Dementia: Scientists at Oxford University discover ‘neurotoxic’ chemical triggers dementia
Dementia: Dr Sara on benefits of being in nature
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One of the scientists behind the research, Baroness Susan Greenfield, said the research will result in a paradigm shift in the way the condition is treated.
Baroness Greenfield says: “The majority of scientists have long believed that amyloid plaques are the cause of the disease. But we believe amyloid plaques build up well after brain degeneration has begun.”
The reason why other treatments fail, Greenfield says, is because “by the time you’re seeing plaques, the horse has bolted”.
Although scientists don’t know why this process begins, Neuro-Bio says it has found the molecule responsible for the snowballing effect of cells dying.
The molecule in question is known as T14 and Neuro-Bio’s drug, given as a nasal spray, aims to limit the damage caused by this molecule.
Professor of Old Age Psychiatry at UCL Robert Howard said the results: “Until we know a drug is safe and effective in humans, it’s too early to get excited. But it’s true the amyloid drugs have not had the positive effect the Alzheimer’s community hoped they would.”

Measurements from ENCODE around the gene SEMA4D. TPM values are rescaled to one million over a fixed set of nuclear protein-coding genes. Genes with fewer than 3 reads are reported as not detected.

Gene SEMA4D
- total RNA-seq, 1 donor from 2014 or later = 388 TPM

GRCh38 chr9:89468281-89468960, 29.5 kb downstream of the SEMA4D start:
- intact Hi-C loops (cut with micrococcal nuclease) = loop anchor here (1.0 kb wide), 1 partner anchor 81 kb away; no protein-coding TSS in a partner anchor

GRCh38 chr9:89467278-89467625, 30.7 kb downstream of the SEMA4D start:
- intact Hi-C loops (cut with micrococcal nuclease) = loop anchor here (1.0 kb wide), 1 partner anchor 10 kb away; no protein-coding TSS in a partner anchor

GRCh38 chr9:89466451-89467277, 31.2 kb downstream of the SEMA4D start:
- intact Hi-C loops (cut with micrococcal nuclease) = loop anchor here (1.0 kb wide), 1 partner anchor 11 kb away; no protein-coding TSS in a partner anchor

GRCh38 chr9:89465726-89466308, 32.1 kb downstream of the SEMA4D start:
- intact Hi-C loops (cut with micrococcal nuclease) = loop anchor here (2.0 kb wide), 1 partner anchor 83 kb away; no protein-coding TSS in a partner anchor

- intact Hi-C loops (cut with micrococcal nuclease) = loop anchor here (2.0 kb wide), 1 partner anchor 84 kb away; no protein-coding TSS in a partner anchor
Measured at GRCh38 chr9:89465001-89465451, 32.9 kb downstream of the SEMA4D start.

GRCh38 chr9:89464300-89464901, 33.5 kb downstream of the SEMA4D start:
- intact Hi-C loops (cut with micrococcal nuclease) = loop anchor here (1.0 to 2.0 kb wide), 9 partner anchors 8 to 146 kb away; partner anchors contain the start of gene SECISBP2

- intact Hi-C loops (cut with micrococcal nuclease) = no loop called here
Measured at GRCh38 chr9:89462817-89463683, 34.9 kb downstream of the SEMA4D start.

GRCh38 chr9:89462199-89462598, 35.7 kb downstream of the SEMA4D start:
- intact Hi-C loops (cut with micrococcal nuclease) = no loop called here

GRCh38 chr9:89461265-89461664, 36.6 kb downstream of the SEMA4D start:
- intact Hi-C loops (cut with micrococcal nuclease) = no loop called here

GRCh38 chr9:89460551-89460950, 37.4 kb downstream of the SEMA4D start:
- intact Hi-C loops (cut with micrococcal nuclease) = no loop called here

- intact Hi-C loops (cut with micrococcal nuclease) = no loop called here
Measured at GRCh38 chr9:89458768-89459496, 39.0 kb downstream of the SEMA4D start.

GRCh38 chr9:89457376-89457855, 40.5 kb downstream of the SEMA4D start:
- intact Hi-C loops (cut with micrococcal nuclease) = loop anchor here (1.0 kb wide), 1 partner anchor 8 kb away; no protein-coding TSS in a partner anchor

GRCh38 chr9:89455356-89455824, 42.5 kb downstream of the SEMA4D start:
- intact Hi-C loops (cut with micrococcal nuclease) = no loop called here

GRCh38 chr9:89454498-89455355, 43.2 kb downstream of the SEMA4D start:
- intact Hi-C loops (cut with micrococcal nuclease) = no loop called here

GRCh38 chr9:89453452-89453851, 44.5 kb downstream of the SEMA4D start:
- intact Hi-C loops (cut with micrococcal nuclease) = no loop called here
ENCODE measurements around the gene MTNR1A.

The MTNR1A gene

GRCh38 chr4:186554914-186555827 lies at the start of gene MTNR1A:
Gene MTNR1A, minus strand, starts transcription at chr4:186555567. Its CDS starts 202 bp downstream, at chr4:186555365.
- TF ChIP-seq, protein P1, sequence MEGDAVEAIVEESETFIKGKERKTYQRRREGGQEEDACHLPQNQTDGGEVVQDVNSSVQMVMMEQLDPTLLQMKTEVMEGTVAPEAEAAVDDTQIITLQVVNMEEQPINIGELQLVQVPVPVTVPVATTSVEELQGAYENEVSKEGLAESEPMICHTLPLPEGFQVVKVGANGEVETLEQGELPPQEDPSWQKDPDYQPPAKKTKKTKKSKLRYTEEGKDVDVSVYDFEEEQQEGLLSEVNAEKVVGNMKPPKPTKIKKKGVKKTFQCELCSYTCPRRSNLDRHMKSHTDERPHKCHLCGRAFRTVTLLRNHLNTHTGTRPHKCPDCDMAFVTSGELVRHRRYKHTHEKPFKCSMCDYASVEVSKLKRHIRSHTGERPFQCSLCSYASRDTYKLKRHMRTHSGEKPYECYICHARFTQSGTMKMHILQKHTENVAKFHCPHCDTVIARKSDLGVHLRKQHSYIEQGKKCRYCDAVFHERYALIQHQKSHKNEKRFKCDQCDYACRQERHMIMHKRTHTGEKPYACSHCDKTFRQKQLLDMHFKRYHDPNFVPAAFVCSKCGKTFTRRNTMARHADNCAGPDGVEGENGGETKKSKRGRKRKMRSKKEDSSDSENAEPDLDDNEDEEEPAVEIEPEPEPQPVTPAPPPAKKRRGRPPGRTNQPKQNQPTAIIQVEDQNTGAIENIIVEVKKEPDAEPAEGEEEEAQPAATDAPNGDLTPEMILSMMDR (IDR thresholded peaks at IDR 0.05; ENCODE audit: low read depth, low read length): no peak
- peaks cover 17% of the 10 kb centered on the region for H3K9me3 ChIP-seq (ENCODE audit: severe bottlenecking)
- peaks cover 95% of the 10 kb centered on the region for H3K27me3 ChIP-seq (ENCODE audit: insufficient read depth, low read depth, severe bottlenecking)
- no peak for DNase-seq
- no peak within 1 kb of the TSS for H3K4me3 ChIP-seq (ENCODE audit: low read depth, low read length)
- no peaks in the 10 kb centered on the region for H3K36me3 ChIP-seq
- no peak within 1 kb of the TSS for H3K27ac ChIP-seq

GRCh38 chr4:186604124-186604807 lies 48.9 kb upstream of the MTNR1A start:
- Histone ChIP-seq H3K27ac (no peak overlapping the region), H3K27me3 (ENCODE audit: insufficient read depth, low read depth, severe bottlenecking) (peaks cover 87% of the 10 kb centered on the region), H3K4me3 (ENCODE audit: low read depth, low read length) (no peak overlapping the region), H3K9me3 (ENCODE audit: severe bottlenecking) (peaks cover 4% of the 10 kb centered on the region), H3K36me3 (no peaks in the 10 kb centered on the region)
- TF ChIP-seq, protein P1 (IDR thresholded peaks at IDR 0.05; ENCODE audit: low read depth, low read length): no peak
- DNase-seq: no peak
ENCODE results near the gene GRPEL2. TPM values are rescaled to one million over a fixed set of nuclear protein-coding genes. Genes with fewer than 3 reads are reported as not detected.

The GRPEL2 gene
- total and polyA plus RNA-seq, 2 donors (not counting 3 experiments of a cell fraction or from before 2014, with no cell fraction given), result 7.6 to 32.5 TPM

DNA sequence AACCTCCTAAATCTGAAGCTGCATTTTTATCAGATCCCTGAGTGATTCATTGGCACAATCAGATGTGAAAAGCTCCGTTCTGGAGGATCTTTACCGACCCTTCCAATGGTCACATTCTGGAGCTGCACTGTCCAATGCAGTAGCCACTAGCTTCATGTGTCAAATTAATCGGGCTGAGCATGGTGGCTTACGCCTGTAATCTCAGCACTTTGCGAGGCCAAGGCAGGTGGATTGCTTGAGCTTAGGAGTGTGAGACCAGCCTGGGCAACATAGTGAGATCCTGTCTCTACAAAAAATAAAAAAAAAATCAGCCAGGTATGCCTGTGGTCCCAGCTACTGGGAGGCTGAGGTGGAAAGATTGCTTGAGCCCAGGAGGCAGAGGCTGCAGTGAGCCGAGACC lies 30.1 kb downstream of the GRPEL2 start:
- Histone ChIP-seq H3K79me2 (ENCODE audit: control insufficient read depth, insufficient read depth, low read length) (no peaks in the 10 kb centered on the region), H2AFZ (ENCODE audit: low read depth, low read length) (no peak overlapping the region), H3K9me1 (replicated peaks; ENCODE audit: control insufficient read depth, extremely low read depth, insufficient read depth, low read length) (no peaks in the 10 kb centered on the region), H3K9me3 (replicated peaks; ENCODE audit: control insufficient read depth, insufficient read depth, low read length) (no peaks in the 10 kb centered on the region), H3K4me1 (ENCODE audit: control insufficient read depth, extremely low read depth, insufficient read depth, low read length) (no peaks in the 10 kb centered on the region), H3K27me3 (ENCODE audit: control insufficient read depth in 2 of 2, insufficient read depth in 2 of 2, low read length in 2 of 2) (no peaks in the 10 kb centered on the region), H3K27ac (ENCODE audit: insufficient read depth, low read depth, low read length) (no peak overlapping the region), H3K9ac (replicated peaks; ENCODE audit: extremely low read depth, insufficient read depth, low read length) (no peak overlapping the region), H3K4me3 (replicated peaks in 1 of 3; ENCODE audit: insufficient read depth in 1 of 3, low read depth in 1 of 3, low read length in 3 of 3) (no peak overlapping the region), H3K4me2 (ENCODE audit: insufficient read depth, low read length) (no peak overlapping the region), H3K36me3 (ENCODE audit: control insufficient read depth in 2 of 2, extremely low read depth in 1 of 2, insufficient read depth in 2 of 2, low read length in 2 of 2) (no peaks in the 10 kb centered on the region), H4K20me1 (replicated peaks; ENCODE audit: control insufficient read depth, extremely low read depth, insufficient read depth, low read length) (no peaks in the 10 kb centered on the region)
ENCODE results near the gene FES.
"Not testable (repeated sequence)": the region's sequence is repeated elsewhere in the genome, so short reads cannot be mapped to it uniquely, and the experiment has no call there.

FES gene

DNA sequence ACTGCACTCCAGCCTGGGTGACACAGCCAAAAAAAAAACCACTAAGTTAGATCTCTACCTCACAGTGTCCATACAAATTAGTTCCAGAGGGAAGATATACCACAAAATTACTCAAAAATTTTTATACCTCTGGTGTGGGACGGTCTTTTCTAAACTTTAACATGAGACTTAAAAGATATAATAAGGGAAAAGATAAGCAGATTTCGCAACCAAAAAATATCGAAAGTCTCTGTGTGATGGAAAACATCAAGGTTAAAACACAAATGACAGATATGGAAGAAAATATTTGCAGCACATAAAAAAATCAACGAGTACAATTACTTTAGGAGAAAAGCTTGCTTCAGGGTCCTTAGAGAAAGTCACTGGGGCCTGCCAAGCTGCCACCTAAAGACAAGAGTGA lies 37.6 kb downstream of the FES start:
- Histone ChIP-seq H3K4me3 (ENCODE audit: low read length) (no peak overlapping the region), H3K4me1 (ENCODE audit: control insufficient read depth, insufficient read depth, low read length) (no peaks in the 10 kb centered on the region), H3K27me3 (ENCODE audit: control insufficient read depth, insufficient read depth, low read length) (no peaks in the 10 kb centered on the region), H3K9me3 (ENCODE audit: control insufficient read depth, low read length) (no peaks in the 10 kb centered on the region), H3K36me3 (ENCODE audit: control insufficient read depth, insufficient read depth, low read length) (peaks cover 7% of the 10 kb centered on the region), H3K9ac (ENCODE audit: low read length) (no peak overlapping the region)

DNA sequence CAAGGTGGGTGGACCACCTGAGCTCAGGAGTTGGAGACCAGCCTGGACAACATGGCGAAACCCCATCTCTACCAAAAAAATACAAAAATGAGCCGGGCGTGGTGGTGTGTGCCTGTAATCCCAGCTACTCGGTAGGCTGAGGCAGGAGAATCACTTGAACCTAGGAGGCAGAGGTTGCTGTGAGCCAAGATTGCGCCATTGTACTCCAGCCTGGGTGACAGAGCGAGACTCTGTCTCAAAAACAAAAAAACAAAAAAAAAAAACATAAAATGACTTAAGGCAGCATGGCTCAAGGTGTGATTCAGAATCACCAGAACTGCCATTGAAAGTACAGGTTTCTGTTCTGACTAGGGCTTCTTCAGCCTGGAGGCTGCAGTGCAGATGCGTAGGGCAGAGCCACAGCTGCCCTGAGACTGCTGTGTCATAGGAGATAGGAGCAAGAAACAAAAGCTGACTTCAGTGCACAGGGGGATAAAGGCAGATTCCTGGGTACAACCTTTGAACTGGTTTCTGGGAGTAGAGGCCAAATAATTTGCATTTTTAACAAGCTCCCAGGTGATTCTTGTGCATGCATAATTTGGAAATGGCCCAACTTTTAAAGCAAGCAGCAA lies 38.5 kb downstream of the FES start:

Alzheimer’s is the most common form of dementia in the UK.
Dementia, just like any other disease, has a number of symptoms that allow it to be diagnosed.
• Memory loss
• Thinking speed
• Mental sharpness and quickness
• Language difficulties
• Difficulties doing daily activities.
As well as these symptoms the NHS says: “People with dementia can lose interest in their usual activities and may have problems managing their behaviour or emotions.”
The NHS adds: “They may also find social situations difficult and lose interest in relationships and socialising.
“Aspects of their personality may change, and they may lose empathy.
“A person with dementia may see or hear things that other people do not.”
Due to the lack of treatments, dementia normally becomes worse over time and currently there is no effective treatment.
Although there’s no cure an early diagnosis is still better than a late one: “an early diagnosis means its progress can be slowed down in some cases, so the person may be able to maintain their mental function for longer.
“A diagnosis helps people with dementia get the right treatment and support.
“With treatment and support, many people are able to lead active, fulfilled lives with dementia.”
For more information on dementia contact the NHS or consult with your GP.
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